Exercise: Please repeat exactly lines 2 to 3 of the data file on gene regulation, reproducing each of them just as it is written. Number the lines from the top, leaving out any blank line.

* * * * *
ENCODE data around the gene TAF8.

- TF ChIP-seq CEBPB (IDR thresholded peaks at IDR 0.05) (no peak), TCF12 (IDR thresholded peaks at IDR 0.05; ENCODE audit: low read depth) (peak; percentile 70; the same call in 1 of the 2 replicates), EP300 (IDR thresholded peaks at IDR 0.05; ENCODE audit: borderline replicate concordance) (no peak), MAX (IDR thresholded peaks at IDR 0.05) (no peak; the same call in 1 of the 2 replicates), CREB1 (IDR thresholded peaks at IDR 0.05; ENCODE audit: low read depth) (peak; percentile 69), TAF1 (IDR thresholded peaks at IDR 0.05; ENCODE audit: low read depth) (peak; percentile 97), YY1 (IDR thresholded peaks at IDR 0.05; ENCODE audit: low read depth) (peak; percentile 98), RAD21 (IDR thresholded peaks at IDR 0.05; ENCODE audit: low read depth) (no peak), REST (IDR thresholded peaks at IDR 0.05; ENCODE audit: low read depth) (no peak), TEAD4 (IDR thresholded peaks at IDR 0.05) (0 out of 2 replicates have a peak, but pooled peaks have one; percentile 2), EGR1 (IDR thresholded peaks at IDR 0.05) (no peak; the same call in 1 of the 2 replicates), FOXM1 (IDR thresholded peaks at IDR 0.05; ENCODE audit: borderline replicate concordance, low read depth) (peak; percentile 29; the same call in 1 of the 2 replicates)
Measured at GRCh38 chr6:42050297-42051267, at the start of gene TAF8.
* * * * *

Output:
- TF ChIP-seq CEBPB (IDR thresholded peaks at IDR 0.05) (no peak), TCF12 (IDR thresholded peaks at IDR 0.05; ENCODE audit: low read depth) (peak; percentile 70; the same call in 1 of the 2 replicates), EP300 (IDR thresholded peaks at IDR 0.05; ENCODE audit: borderline replicate concordance) (no peak), MAX (IDR thresholded peaks at IDR 0.05) (no peak; the same call in 1 of the 2 replicates), CREB1 (IDR thresholded peaks at IDR 0.05; ENCODE audit: low read depth) (peak; percentile 69), TAF1 (IDR thresholded peaks at IDR 0.05; ENCODE audit: low read depth) (peak; percentile 97), YY1 (IDR thresholded peaks at IDR 0.05; ENCODE audit: low read depth) (peak; percentile 98), RAD21 (IDR thresholded peaks at IDR 0.05; ENCODE audit: low read depth) (no peak), REST (IDR thresholded peaks at IDR 0.05; ENCODE audit: low read depth) (no peak), TEAD4 (IDR thresholded peaks at IDR 0.05) (0 out of 2 replicates have a peak, but pooled peaks have one; percentile 2), EGR1 (IDR thresholded peaks at IDR 0.05) (no peak; the same call in 1 of the 2 replicates), FOXM1 (IDR thresholded peaks at IDR 0.05; ENCODE audit: borderline replicate concordance, low read depth) (peak; percentile 29; the same call in 1 of the 2 replicates)
Measured at GRCh38 chr6:42050297-42051267, at the start of gene TAF8.